When preparing smoked meat, you want to have that delicious smokey flavor. In addition, it’s important to enjoy meat that’s not only filled with flavor but juicy moisture as well. Biting into a steak that’s dried out and hard to chew is incredibly frustrating. That’s why we’ve put together this guide on how to smoke meat without drying it out.
Before we narrow it down to the smoking process, we will first need to discuss the cut of meat to buy. There is no doubt that a juicy chunk of barbecued meat starts with the right choice of meat. Starting off with a bad cut of meat will give bad results.
We advise getting a cut of meat with an excellent lean-to-fat ratio. This applies to numerous different types of meat. Whichever cut of meat you settle on, ensure you go for a high-quality piece. Keep in mind that a good lean-to-fat ratio is essential for smoking meat that is moist and tender.
Season Before Smoking
Seasoning, marinating, or using a rub on the piece of meat is also essential. There are a wide variety of spices you can use to season the meat. We recommend selecting your favorite spices that go well with the particular type of meat you want to smoke.
Seasoning is equally important to achieving a juicy and tender piece of smoked meat. The rub or spices applied before cooking help hold in the moisture throughout the cooking process. This is in addition to enhancing the natural flavor of your meat to bring out that delicious savory taste you are looking for.
Salt is one of the key ingredients for any seasoning process, and we recommend including it in any spice mix. It’s actually the ingredient responsible for the ‘denaturing’ process, helping the meat retain moisture.
Place a Bowl of Water in Your Smoker
Adding a bowl of water to your smoker while smoking food is another way of protecting your meat from drying out. Some smokers, such as our Bradley Smoker features that.
As the temperature increases inside the Bradley Smoker, the water in the bowl will evaporate. The moisture generated is one of the good ways to keep your chosen cut of meat moist.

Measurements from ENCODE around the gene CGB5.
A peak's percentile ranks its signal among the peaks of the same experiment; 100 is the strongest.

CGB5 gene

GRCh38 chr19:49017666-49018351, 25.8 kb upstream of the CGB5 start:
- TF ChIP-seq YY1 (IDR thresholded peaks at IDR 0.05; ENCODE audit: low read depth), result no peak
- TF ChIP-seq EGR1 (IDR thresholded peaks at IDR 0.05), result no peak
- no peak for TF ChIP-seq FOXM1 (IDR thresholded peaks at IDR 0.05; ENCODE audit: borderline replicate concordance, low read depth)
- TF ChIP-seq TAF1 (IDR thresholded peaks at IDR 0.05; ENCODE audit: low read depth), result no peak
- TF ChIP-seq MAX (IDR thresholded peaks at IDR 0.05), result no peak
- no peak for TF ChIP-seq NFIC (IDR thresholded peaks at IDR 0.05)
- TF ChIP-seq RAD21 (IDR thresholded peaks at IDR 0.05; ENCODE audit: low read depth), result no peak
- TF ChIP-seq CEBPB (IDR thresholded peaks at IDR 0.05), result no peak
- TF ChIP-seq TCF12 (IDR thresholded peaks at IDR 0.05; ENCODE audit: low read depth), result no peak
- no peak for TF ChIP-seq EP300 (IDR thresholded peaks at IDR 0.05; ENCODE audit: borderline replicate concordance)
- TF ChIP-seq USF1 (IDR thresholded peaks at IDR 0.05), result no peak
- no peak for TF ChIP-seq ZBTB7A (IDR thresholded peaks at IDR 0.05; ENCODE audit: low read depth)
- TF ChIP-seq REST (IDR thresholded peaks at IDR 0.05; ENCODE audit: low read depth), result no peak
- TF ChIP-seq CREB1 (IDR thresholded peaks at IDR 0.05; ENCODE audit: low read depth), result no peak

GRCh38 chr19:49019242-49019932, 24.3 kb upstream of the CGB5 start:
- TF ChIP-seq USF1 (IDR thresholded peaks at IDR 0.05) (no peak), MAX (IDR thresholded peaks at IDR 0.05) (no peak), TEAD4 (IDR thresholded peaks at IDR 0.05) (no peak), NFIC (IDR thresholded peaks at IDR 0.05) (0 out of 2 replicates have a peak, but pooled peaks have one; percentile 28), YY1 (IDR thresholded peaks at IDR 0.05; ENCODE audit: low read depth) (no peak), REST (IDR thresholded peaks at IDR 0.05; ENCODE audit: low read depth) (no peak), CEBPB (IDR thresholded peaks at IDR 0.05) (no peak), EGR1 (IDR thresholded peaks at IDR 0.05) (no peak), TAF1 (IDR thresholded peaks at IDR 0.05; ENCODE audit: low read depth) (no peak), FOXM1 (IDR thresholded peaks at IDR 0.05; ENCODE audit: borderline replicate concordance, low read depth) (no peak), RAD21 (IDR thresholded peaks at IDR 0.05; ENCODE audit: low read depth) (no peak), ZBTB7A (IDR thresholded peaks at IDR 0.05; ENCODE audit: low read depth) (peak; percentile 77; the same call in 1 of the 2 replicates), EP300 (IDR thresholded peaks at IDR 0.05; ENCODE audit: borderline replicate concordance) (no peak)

You will also need to keep refilling the bowl as your meat cooks. We also recommend keeping a close eye on the bowl to note the water levels. The water bowl is also essential to the cooking process as it helps regulate the smoker’s internal temperature.
Wrap the Meat
Wrapping your meat is another way to enhance the tenderness. This helps the meat retain moisture. The secret lies in completely sealing the meat so there are no gaps for the juices can find their way out, ensuring most of it will be retained in the meat.
You also should not immediately wrap the meat when you place it on the food smoker. We recommend allowing the meat to cook openly for a while, preferably for a few hours. This allows the meat some time in the smoker to cook, absorbing all the smoke flavor you want.
Remember, start smoking with no foil, then wrap it hours into cooking to contain the moisture.
Smoke Low and Slow
Smoking low and slow is the ultimate rule to a slice of juicy barbecue meat. Smoking calls for patience, and you must be ready to commit a few hours of your day to the cooking experience.
We recommend smoking at low temperatures for long durations. This allows the meat to cook well without drying, keeping it moist and tender. It will also result in well-cooked meat with a nice bark that isn’t burnt.
Most of the rubs used to season meat do not go with high temperatures. Sugars, for instance, are known to be great flavor additions, but they also don’t hold up in high heat.
Use Indirect Heat
We highly recommend using a smoker that produces indirect heat while smoking for you to achieve a soft, tender, and delicious meal. This is also the best way to achieve the low temperatures required for the smoking experience.
Allow Your Smoked Meat to Rest
Don’t be in a hurry to slice and serve your meat immediately after smoking. We recommend allowing the well-smoked chunk of meat to rest for a while, at least five minutes. This is an often assumed but very essential step in the entire smoking experience. Any experienced pitmaster will never allow you to eat the meat straight away in their presence as it can easily ruin the entire experience.
A quick fact to note is that juices tend to recollect in the central parts of the meat that are cold. Therefore, cutting open the meat will give these juices the chance to leak away from the middle. Get your meat from the food smoker, place it on the kitchen counter or chopping board and leave it there to rest for a while, allowing the juices time to reabsorb back into the meat. This makes the smoked meat juicier and more tender with a well spread-out flavor.
Here are some great articles about how to smoke some juicy BBQ:
How to Smoke the Juiciest Beef Ribs
How to Add Moisture Before and During Food Smoking
Directions To Smoke Juicy St.Louis Style Ribs